How can we build a high-quality and engaging Inquiry unit?
When educators first begin on the inquiry learning journey, it can feel overwhelming when you begin the process of planning a unit of inquiry. Here are a series of questioning prompts and programming examples that will support you as you engage with each phase of the inquiry planning process.
Framing the inquiry:
Framing the inquiry is an essential part of knowing the content and how to teach it (Australian Professional Standards for Teachers - standard 2). These question prompts will help you to map out the big ideas of the inquiry unit and help you to examine the key concepts present in this unit, e.g. sustainability.
Syllabus and Cross-Curriculum Links:
What outcomes do I need to address?
What are the cross-curriculum priorities & general capabilities addressed in this unit?
What opportunities are there for harnessing other KLAs to build a broader picture of learning?
Knowledge, Understanding and Skills:
What key content do I want my students to know and understand?
What skills do I want them to be able to demonstrate?
What are the key concepts embedded throughout this inquiry?
Key Inquiry Questions:
What essential questions will be explored?
Why are these important?
How will I know they have achieved the outcomes?
How will I use assessment for, as and of throughout the learning process?
What products of learning will be used to assess knowledge, understanding, skills and thinking?
What feedback will be given during the different phases of the inquiry?
How can I promote self-regulation through feedback?
Once educators have a good understanding of the curriculum requirements, cross-curriculum connections that can be made and have a strong understanding of the key concepts to be explored in the unit, educators can begin brainstorming and sorting ideas for learning experiences and assessments that will help them achieve the learning goals and answer the key inquiry question(s). This process supports educators as they plan for and implement effective teaching and learning(Australian Professional Standards for Teachers - standard 3), and includes brainstorming about: Content:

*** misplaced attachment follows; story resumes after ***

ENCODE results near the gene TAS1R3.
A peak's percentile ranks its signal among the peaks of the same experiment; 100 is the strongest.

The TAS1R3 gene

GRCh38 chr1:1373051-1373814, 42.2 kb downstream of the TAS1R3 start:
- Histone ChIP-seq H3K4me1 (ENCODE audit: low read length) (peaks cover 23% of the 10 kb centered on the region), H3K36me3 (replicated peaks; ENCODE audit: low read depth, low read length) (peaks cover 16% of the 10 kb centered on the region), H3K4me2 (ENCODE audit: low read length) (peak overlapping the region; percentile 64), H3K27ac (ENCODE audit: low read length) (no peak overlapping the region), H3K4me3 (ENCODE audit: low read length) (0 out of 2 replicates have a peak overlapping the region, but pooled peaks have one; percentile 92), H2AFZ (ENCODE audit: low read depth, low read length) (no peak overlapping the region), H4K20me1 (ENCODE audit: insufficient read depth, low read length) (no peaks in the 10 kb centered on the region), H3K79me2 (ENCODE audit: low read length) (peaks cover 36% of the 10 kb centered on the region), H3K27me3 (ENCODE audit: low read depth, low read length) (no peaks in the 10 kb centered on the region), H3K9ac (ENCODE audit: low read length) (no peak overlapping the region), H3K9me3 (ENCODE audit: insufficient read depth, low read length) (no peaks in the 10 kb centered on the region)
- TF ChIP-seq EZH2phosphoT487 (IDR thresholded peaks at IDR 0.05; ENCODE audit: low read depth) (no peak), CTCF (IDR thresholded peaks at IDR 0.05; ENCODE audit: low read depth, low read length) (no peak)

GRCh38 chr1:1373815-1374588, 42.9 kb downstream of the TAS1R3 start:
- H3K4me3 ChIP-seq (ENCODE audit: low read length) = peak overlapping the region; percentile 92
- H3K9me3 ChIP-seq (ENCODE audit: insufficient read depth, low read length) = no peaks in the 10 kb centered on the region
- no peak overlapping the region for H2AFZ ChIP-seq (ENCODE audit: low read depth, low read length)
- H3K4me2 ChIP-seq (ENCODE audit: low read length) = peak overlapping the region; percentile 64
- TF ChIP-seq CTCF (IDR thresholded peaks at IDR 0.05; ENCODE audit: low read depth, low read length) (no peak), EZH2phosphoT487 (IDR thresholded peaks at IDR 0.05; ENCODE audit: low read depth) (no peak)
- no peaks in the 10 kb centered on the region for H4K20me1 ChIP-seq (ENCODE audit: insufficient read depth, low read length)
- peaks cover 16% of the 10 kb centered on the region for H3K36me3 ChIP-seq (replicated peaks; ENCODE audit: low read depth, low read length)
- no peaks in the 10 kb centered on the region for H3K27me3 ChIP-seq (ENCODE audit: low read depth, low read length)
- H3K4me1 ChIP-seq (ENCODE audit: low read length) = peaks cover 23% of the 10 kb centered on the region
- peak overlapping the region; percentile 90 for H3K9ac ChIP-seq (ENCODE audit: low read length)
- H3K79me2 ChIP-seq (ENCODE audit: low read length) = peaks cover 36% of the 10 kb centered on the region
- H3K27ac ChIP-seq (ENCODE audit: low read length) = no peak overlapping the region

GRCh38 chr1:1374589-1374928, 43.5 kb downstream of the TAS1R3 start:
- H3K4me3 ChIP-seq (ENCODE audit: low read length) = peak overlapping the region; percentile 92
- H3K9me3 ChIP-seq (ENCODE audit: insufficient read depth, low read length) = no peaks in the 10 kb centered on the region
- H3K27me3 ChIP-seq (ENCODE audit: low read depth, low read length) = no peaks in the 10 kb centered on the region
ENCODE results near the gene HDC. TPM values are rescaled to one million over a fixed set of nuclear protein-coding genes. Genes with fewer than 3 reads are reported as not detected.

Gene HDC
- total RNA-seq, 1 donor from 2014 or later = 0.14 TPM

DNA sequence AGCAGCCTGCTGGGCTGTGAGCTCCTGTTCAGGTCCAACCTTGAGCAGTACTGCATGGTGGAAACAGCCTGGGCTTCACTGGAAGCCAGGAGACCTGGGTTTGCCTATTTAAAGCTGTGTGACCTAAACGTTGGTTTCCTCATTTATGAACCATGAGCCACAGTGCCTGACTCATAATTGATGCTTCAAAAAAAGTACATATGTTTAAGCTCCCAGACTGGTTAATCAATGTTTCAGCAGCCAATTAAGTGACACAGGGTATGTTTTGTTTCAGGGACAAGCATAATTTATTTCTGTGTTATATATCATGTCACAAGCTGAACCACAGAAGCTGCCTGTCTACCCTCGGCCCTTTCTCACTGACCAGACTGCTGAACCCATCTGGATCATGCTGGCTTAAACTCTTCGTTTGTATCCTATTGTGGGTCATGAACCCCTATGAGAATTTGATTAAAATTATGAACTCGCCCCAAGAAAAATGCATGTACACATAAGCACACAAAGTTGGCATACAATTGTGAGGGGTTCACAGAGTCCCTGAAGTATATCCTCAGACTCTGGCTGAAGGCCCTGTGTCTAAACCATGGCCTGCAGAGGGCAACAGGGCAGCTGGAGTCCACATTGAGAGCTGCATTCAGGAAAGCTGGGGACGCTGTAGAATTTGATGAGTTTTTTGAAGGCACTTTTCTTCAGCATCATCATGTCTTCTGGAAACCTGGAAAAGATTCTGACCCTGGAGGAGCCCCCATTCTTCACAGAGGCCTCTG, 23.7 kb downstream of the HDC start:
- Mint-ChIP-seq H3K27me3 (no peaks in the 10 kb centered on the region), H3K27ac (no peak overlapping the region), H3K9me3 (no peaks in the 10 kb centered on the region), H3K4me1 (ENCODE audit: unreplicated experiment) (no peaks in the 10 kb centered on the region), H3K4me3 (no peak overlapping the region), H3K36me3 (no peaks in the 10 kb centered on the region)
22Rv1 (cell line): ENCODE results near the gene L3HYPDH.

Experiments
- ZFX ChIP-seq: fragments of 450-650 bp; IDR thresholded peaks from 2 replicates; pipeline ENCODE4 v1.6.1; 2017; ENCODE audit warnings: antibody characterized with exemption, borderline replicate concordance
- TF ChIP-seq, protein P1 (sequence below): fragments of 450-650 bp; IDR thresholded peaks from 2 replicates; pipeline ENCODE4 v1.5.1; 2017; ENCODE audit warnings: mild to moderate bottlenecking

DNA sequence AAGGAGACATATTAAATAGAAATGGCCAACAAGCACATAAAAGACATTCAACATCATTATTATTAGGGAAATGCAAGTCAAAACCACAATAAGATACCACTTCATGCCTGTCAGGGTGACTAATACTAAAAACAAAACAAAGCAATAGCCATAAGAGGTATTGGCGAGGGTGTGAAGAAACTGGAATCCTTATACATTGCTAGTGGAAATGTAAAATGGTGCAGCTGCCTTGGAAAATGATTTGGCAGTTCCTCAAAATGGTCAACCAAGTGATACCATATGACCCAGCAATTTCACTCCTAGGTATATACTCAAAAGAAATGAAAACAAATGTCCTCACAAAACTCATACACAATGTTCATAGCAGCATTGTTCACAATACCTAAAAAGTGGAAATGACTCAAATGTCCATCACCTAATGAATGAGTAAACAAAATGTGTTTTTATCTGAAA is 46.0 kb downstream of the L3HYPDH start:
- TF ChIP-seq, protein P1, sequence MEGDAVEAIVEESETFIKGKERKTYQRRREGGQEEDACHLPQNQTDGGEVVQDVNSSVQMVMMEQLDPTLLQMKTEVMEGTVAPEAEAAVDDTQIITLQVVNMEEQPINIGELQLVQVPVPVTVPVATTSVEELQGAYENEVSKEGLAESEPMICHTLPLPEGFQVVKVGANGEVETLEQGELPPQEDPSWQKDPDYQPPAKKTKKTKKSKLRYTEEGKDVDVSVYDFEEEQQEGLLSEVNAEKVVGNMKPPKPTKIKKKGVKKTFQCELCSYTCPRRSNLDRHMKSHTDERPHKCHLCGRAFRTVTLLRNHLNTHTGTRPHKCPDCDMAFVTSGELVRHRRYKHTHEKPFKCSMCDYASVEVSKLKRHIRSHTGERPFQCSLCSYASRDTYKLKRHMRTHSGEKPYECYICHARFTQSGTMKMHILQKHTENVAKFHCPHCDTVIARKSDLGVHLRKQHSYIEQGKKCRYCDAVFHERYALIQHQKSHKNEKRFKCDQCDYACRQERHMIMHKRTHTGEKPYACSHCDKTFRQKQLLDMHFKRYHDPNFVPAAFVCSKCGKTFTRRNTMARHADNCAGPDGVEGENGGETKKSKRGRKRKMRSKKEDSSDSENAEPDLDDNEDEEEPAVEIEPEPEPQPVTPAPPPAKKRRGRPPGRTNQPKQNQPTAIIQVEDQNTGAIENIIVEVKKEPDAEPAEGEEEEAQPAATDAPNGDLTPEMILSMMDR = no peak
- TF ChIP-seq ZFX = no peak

What are the big ideas and key themes?
What kind of experiences might help students understand this content, concepts and answer the essential questions?
What opportunities might there be for authentic action?
How will I get them to show their thinking, understanding, knowledge and skills?
What learning experiences will help my students FIND OUT and SORT OUT?
How can I integrate other Key Learning Areas to support students to understand the content and answer the key inquiry question? -rich opportunities for Literacy and Numeracy
How will I utilise student questions to shape the way our inquiry goes?
How will we reflect on learning as we go? - Assessment As Learning & Goal Setting
What learning experiences will I use to monitor student thinking and understanding?
How can I be deliberate about the types of questions I am asking?
How will we document our learning? What will we do with this as our learning progresses?
How will I provide effective feedback for students throughout the process?
Going Further is a crucial component of planning for and implementing effective teaching and learning(Australian Professional Standards for Teachers - standard 3). This phase is about providing structured and meaningful opportunities for students to dig a bit deeper with key concepts and explore wonderings further.
What opportunities are there for students to take learning further?
What opportunities are there for students to engage with and find solutions for authentic real-world problems?
How will these enhance student learning and understanding?
Below you will find a link to an example inquiry template that you can use or adapt to suit the needs of your own educational context. This planning template is useful for compliance and collaborative planning purposes and is an ongoing and evolving document as the inquiry unit progresses.